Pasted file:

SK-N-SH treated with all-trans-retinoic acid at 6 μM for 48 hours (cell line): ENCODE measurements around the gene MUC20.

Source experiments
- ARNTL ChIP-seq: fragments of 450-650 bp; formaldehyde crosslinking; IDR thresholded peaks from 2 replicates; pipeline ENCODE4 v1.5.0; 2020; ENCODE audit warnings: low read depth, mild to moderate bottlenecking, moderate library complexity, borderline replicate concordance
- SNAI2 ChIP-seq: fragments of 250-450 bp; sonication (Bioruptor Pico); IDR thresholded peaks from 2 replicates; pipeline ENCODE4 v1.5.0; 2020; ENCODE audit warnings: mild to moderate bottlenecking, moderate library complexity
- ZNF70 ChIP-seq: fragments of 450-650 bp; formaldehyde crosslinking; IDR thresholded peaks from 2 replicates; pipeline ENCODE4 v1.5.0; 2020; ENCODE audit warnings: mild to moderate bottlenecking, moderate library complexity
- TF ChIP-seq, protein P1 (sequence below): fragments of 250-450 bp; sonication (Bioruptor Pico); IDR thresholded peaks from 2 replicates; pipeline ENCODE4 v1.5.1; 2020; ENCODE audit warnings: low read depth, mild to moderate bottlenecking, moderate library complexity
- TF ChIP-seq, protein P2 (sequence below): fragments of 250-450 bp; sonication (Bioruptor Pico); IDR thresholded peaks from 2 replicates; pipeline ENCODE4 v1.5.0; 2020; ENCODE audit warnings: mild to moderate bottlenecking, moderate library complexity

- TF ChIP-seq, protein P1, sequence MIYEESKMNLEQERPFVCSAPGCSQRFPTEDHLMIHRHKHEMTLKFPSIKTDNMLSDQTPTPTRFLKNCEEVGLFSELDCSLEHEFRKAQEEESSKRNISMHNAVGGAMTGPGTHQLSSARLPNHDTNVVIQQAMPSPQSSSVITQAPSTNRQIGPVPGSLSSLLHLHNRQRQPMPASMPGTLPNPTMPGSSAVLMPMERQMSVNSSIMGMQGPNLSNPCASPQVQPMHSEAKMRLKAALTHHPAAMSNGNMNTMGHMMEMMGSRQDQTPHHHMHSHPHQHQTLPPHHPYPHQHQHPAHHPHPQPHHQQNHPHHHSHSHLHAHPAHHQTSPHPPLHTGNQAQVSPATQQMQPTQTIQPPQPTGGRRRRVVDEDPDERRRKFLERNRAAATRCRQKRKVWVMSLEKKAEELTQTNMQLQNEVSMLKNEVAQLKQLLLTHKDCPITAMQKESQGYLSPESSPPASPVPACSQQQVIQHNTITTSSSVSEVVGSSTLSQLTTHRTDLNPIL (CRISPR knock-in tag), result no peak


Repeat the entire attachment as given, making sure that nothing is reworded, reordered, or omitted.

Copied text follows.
SK-N-SH treated with all-trans-retinoic acid at 6 μM for 48 hours (cell line): ENCODE measurements around the gene MUC20.

Source experiments
- ARNTL ChIP-seq: fragments of 450-650 bp; formaldehyde crosslinking; IDR thresholded peaks from 2 replicates; pipeline ENCODE4 v1.5.0; 2020; ENCODE audit warnings: low read depth, mild to moderate bottlenecking, moderate library complexity, borderline replicate concordance
- SNAI2 ChIP-seq: fragments of 250-450 bp; sonication (Bioruptor Pico); IDR thresholded peaks from 2 replicates; pipeline ENCODE4 v1.5.0; 2020; ENCODE audit warnings: mild to moderate bottlenecking, moderate library complexity
- ZNF70 ChIP-seq: fragments of 450-650 bp; formaldehyde crosslinking; IDR thresholded peaks from 2 replicates; pipeline ENCODE4 v1.5.0; 2020; ENCODE audit warnings: mild to moderate bottlenecking, moderate library complexity
- TF ChIP-seq, protein P1 (sequence below): fragments of 250-450 bp; sonication (Bioruptor Pico); IDR thresholded peaks from 2 replicates; pipeline ENCODE4 v1.5.1; 2020; ENCODE audit warnings: low read depth, mild to moderate bottlenecking, moderate library complexity
- TF ChIP-seq, protein P2 (sequence below): fragments of 250-450 bp; sonication (Bioruptor Pico); IDR thresholded peaks from 2 replicates; pipeline ENCODE4 v1.5.0; 2020; ENCODE audit warnings: mild to moderate bottlenecking, moderate library complexity

- TF ChIP-seq, protein P1, sequence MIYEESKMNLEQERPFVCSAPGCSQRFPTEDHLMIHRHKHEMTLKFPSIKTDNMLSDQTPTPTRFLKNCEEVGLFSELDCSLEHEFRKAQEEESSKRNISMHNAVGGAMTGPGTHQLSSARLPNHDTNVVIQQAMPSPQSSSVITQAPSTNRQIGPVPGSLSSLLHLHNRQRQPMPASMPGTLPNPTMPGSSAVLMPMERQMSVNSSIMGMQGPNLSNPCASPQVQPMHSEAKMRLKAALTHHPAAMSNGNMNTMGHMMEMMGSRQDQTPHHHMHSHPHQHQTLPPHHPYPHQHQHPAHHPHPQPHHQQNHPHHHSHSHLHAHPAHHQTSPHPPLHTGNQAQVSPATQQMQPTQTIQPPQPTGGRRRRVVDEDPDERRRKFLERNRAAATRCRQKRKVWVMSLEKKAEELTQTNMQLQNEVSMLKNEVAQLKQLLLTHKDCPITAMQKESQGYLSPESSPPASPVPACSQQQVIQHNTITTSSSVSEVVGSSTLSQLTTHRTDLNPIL (CRISPR knock-in tag), result no peak